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Strong demand worldwide, higher prices helps Nike 3rd-quarter results beat Wall St. estimates

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BEAVERTON, Oregon — Nike said strong global demand for its athletic goods helped third-quarter net income beat Wall Street expectations as it readies for the World Cup in June.

The soccer tournament, held in Brazil this year, has revved up shoppers' appetite for Nike's clothing and gear. The company has introduced new products, including a soccer shoe and 10 national team uniforms. Orders set to be delivered between March and July rose 12 percent to $10.9 billion. That includes a 33 percent jump in Western Europe, where the World Cup is popular.

Still, there were pockets of weakness, and shares slipped 3 percent in aftermarket trading. Future orders in China, where Nike has been grappling with slowing growth, fell 1 percent. And the company says it will continue to be hurt by the stronger dollar this quarter. The stronger dollar can affect U.S. companies that sell goods overseas when they translate foreign income back into U.S. currency. Nike is also dealing with higher costs for raw materials like chemicals and leather as well as labor.

Still, the Beaverton, Oregon-based company got a boost from big revenue gains, particularly in Europe. Higher prices helped offset discounts in some regions to clear excess merchandise.

PHOTO: FILE - In this Sunday, March 9, 2014, file photo, Nike KD VI "Team Orange" shoes worn by Oklahoma City Thunder small forward Kevin Durant are photographed in Los Angeles. Nike reports quarterly financial results after the market closes on Thursday, March 20, 2014. (AP Photo/Danny Moloshok, File)
FILE - In this Sunday, March 9, 2014, file photo, Nike KD VI "Team Orange" shoes worn by Oklahoma City Thunder small forward Kevin Durant are photographed in Los Angeles. Nike reports quarterly financial results after the market closes on Thursday, March 20, 2014. (AP Photo/Danny Moloshok, File)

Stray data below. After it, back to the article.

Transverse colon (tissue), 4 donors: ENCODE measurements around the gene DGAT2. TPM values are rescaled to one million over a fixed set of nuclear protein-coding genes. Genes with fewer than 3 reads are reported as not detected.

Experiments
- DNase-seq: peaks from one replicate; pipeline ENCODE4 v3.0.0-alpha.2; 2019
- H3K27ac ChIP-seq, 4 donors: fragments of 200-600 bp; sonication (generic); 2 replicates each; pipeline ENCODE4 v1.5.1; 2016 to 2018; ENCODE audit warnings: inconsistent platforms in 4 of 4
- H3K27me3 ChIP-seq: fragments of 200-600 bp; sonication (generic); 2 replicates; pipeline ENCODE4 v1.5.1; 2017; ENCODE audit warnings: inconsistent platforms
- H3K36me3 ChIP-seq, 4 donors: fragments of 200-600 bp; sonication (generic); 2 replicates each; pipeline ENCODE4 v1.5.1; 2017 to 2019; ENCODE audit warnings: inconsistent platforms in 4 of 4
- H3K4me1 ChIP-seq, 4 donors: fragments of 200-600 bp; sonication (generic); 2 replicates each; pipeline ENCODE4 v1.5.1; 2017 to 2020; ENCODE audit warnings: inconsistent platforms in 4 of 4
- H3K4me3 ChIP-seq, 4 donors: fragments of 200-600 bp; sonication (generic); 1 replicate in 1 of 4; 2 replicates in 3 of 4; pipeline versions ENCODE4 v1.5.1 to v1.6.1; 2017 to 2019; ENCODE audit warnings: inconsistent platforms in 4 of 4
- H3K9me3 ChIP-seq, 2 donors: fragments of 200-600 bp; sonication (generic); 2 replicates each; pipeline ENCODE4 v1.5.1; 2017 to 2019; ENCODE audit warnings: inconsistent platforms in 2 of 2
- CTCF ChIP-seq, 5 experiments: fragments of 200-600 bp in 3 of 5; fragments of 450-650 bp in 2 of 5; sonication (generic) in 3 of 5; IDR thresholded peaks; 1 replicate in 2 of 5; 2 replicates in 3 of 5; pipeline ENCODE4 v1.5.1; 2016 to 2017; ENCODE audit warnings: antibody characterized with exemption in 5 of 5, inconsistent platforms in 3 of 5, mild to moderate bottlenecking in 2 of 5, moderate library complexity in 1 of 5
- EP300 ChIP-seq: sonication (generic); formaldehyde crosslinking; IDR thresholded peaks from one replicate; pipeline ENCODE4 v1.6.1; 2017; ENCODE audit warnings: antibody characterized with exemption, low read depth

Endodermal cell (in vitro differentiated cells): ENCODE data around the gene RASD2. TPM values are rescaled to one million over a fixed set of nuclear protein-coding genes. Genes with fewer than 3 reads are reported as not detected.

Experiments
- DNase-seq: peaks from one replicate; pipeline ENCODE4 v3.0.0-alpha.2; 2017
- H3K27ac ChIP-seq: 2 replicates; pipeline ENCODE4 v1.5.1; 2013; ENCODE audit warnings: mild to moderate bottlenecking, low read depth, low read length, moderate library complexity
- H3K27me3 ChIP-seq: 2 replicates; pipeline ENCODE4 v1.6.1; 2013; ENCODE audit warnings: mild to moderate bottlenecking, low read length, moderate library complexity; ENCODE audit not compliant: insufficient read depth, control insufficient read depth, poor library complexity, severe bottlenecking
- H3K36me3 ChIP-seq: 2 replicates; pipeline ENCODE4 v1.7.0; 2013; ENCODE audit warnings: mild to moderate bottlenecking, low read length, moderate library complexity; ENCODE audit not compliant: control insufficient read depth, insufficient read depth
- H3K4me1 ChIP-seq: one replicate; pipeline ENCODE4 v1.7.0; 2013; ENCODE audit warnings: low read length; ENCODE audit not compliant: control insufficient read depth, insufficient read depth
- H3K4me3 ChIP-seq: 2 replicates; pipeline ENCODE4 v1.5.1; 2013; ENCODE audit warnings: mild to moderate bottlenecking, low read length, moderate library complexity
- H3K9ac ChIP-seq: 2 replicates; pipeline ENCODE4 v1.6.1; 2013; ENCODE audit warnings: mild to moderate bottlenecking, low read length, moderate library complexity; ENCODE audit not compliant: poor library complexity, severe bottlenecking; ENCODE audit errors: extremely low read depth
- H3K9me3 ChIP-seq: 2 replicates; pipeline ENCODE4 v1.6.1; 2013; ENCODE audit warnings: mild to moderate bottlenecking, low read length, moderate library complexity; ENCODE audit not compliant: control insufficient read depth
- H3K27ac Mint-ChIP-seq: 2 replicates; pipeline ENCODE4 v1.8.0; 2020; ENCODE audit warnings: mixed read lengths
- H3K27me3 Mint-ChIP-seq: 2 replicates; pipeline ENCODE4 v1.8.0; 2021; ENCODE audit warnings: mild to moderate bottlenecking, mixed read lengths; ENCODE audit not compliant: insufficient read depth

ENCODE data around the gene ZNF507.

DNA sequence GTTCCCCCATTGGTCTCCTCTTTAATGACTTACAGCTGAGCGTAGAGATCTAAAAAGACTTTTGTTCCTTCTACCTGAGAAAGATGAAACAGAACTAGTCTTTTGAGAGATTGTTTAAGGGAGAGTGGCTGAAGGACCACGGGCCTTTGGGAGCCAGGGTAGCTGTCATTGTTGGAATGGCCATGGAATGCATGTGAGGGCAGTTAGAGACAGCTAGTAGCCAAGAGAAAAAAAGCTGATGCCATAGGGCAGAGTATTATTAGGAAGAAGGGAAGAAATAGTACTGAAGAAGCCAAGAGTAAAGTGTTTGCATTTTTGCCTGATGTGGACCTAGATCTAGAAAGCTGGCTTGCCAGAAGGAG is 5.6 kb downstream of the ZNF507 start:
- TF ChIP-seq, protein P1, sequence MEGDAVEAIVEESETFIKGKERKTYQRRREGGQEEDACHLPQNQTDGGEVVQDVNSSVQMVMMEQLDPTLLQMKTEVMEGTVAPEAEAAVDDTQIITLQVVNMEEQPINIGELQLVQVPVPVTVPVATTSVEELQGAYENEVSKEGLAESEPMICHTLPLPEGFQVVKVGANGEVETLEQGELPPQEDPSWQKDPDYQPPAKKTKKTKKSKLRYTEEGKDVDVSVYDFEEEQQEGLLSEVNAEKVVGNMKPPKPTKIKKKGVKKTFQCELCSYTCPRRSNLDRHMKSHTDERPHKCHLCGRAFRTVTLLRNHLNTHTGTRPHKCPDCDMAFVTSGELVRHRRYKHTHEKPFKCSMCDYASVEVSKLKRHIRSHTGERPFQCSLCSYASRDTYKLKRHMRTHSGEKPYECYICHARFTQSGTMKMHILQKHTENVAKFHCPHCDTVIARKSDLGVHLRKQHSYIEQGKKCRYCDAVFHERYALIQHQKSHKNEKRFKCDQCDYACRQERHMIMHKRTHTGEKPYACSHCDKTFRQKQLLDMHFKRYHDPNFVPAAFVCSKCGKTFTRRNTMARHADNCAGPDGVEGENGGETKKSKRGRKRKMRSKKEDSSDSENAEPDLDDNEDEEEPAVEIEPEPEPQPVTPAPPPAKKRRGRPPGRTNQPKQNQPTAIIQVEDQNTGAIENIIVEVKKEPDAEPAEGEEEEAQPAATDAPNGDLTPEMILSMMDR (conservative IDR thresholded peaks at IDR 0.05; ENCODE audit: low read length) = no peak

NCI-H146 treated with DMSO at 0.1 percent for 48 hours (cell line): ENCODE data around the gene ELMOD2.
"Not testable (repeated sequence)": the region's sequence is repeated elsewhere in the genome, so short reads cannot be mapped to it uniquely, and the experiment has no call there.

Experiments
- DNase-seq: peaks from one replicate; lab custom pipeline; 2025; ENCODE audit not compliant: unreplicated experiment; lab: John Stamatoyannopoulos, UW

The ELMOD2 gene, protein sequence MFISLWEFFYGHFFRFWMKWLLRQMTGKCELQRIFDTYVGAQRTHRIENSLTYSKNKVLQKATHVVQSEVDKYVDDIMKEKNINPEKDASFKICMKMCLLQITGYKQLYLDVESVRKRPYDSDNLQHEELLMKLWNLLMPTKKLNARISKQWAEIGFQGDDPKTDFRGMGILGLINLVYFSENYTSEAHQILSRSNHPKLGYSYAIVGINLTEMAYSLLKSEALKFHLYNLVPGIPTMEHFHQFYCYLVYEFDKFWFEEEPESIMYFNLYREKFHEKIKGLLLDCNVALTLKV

Nike CEO Mark Parker also highlighted 3-D printing capabilities that were used to bring its Vapor Carbon Elite football cleat on the field quickly in time for the Super Bowl in February. Parker said the company plans to keep using 3-D printing technology.

Earnings from continuing operations rose 3 percent, to $685 million, or 76 cents per share, in the three months that ended on Feb. 28. Analysts expected 72 cents per share, according to FactSet.

The year before, profit came to $662 million, or 73 cents per share. The Cole Haan and Umbro brands, which were sold in February 2013, added another $204 million in profit to last year's period.

Revenue rose 13 percent to $6.97 billion, beating analysts' expectation of $6.81 billion. Revenue rose 12 percent in North America, its largest market, to $3.07 billion. In Western Europe, revenue rose 22 percent to $1.29 billion and in China, revenue rose 9 percent to $697 million.

Shares fell $2.57 to $76.70 in aftermarket trading after closing the day up 12 cents at $79.27.

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